Below is the review I left on Goodreads. I do highly recommend this book if you love a great friends-to-lovers romance, whether you have depression or not.


It took me about three pages of reading to realize I was going to end up spending the rest of the day with this book. (So much for my resolution of reading ½ hour a day.) The characters, specifically Gwen and Aya are lovingly developed in such realistic (and yes, sometimes painful) ways. That feeling of missing a train and knowing a normal person would just buy a ticket for the next one and maybe get some lunch instead, but being unable to do anything because IT WASN’T THE PLAN and instead ending up in full meltdown mode? Can I say how much I relate to Gwen? Can I also say how much I relate to Aya?

But you don’t have to deal with mental illness to relate – these characters are just so engaging. The burgeoning friendship with brief moments of sexual attraction is so lovely to watch and charming in so many ways. This author deftly gave us glimpses into the growing attraction between Gwen and Aya while still creating a realistic reason (Oh, the blond goddess!) for them to not consider their own relationship.

Still, the loving detail in this book such as the way Gwen self-comforts and the awkwardness of the two MCs being stoically (to the outsider) stuck in their own inner self-flagellation while the other assumes it means something about them makes this book so authentic. I love when characters are so real, when they have weird quirks, when I get insight into the often irrational things they think about themselves. I also love the way the characters can show up for each other even when they can’t advocate for themselves.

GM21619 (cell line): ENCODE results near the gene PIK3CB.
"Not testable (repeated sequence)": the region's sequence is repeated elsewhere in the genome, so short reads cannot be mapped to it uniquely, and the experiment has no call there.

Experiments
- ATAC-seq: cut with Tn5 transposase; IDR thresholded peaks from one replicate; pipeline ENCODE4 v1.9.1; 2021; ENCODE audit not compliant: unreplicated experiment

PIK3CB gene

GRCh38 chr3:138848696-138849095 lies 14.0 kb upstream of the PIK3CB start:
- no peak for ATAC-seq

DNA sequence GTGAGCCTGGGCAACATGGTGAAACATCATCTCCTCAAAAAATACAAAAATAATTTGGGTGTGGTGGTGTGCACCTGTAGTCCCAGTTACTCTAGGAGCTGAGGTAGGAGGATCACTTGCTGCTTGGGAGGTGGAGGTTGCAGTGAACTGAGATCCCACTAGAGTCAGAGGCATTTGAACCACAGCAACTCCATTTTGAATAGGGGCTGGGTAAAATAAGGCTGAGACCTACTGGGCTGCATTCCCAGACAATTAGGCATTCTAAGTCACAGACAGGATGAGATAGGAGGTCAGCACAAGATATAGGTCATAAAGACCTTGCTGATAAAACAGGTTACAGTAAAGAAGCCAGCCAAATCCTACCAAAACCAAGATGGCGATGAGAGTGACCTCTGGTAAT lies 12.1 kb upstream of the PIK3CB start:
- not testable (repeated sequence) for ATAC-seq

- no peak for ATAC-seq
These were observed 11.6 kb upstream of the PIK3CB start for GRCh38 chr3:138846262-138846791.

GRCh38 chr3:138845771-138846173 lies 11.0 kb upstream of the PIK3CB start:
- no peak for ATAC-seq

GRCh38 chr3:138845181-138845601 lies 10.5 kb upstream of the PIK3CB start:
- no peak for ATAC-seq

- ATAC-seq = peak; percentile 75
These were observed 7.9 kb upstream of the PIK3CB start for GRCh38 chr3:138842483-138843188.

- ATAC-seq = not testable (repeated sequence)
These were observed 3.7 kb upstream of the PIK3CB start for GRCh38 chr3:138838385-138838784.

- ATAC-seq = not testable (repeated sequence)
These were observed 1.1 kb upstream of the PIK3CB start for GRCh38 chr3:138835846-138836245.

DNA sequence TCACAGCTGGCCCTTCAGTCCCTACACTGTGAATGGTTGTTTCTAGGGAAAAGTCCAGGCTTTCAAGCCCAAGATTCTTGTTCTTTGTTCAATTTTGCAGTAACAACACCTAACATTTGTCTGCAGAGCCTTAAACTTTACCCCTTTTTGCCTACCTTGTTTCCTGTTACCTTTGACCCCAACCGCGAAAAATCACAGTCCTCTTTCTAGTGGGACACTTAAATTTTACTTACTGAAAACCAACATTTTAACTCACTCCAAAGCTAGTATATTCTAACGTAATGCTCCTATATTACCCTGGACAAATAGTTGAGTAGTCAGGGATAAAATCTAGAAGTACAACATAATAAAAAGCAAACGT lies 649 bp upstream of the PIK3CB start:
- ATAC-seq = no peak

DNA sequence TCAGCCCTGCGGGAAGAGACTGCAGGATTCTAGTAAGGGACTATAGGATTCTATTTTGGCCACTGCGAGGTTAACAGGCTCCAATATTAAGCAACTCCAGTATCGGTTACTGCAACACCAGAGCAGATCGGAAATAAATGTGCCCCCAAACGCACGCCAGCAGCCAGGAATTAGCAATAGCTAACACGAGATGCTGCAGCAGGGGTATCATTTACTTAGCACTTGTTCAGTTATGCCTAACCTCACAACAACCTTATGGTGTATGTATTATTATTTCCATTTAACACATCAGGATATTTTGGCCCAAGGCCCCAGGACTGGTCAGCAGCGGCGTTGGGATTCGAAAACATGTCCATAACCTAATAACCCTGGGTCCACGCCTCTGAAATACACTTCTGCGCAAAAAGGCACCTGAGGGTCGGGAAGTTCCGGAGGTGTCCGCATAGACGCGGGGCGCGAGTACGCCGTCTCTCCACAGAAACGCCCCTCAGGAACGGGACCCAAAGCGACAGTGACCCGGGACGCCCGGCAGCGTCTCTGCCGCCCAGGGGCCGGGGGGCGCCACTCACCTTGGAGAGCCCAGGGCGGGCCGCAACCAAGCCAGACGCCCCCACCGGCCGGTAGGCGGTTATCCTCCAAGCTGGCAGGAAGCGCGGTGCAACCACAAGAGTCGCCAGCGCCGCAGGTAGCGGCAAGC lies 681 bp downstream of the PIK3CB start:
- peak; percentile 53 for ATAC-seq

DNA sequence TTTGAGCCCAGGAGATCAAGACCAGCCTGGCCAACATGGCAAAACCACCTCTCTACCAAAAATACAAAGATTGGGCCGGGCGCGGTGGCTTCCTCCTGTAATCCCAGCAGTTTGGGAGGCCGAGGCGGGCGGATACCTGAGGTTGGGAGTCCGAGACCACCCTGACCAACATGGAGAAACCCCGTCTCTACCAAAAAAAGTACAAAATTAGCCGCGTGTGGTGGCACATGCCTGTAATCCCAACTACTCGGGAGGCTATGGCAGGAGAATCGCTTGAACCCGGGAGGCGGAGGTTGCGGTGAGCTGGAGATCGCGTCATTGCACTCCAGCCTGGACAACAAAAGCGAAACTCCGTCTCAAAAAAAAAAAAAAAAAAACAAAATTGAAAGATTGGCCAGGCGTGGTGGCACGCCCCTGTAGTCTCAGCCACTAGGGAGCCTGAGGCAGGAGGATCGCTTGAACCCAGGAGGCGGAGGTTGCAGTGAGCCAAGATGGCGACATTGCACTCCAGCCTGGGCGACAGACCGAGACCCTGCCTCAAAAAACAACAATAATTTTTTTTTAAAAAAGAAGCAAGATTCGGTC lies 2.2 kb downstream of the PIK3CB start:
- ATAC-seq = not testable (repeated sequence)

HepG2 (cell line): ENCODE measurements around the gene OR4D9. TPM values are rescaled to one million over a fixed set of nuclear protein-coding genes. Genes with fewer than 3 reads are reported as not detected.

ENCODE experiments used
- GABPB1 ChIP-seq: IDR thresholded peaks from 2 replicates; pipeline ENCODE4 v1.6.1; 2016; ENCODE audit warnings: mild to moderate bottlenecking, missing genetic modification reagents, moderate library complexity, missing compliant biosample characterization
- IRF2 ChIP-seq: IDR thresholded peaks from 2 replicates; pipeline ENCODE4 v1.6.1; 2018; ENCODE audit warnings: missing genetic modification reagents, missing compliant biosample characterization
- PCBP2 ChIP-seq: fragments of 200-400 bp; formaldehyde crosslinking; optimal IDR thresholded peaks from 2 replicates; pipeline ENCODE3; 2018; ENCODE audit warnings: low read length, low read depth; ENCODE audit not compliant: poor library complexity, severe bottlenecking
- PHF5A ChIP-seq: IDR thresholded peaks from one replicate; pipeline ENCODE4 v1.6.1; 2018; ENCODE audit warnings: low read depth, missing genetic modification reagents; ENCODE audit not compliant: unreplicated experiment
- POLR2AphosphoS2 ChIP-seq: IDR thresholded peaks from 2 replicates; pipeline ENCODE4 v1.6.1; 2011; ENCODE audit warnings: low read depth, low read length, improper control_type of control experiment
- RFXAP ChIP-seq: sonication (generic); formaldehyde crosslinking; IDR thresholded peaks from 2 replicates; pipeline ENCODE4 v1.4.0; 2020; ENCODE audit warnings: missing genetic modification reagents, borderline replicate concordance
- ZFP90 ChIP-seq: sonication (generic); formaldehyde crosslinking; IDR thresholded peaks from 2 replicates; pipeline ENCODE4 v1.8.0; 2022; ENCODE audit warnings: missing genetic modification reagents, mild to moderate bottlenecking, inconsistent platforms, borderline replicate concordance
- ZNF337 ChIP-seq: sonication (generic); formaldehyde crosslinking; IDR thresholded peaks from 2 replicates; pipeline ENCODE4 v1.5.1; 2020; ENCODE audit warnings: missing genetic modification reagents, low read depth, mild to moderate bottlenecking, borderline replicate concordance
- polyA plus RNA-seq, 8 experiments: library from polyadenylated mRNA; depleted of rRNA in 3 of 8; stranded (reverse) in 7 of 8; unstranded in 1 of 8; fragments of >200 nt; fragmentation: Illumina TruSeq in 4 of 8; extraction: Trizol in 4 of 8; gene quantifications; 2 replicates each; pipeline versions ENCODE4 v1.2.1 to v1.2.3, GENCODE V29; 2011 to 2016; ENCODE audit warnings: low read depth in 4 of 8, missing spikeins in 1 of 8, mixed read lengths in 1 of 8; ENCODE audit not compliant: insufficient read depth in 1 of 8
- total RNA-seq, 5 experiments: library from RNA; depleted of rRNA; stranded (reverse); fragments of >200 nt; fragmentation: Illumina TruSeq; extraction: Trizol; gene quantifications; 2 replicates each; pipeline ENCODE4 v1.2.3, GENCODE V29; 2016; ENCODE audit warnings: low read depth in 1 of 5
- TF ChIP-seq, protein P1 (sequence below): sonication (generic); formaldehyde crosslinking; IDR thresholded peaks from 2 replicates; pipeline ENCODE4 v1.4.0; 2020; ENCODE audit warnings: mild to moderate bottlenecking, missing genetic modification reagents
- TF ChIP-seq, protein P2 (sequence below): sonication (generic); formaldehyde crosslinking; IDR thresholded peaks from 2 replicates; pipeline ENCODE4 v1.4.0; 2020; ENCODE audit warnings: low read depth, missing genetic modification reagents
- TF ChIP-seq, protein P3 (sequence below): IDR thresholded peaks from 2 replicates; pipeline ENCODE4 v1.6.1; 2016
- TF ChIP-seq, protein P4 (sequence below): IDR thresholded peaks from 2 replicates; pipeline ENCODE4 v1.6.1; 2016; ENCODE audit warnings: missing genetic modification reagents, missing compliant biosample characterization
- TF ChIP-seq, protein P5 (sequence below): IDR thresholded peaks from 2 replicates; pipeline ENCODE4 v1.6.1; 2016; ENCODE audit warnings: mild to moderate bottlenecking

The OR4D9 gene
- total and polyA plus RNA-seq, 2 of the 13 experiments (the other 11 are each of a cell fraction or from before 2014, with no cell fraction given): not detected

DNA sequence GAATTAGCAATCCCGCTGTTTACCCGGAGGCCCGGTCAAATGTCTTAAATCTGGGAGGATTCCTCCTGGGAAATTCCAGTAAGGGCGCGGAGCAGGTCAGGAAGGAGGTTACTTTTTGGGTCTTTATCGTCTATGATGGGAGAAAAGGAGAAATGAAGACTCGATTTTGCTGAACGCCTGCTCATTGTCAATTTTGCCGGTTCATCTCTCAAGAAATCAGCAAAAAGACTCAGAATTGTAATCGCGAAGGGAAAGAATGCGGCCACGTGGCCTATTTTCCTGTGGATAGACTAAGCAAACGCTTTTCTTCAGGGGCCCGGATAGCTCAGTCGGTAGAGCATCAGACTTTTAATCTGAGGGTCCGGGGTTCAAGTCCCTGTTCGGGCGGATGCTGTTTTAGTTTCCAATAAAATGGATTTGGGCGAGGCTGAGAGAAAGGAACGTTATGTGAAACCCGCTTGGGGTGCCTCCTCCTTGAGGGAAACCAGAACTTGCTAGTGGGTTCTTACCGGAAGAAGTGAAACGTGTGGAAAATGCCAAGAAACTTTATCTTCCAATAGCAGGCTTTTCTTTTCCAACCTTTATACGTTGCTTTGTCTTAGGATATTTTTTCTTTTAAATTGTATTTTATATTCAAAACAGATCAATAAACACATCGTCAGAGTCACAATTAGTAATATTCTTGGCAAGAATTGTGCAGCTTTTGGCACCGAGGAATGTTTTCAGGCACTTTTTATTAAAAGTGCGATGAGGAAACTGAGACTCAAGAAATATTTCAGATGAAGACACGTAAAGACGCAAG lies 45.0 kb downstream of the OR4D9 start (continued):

I want to make a brief mention of the side characters in this book – brief because I could probably go on for about ten pages listing the things I love about this book, by which point, you’d no longer need to read it because I told you everything about it. Suffice to say I love the side characters; I love that Charlotte is the kind of best friend who’ll cancel dates for a friend in need and offer practical advice when needed and is compassionate and loving without letting her BFF wallow in self-pity.

I found myself alternately laughing, crying, and wincing over this book and even when I kind of wanted to hate Aya for a minute, I couldn’t because she really was just being real. And you know, it’s not just the person dealing with mental illness who gets to overthink things. So many things resonated in this book for me from Aya’s assumptions about what she thought she knew about depression to Gwen’s shaming of herself for the way she feels when depressed even as she intellectually knows it isn’t her fault.

This is a great book, and I am happy to recommend it.

I’ve long held that what we do on the first of the year sets the tone for the rest. To that end, I always try to spend the first day of each year reading, writing, moving my body, talking to and kissing my wife, and cuddling with the cat.

The first book on my list for this year was Coyote Songs by Gabino Iglesias. I randomly lucked into taking a workshop with this author and because of that, decided to read one of his books. I came in with no expectations and no prior experience with his writing. I’m putting the review that I left on Goodreads below. (Amazon rejected it for language. I might try to clean it up and resubmit) I would love to hear your thoughts if you end up reading this or if you have read it before.


Wow. Seriously, skip this review and just read this book.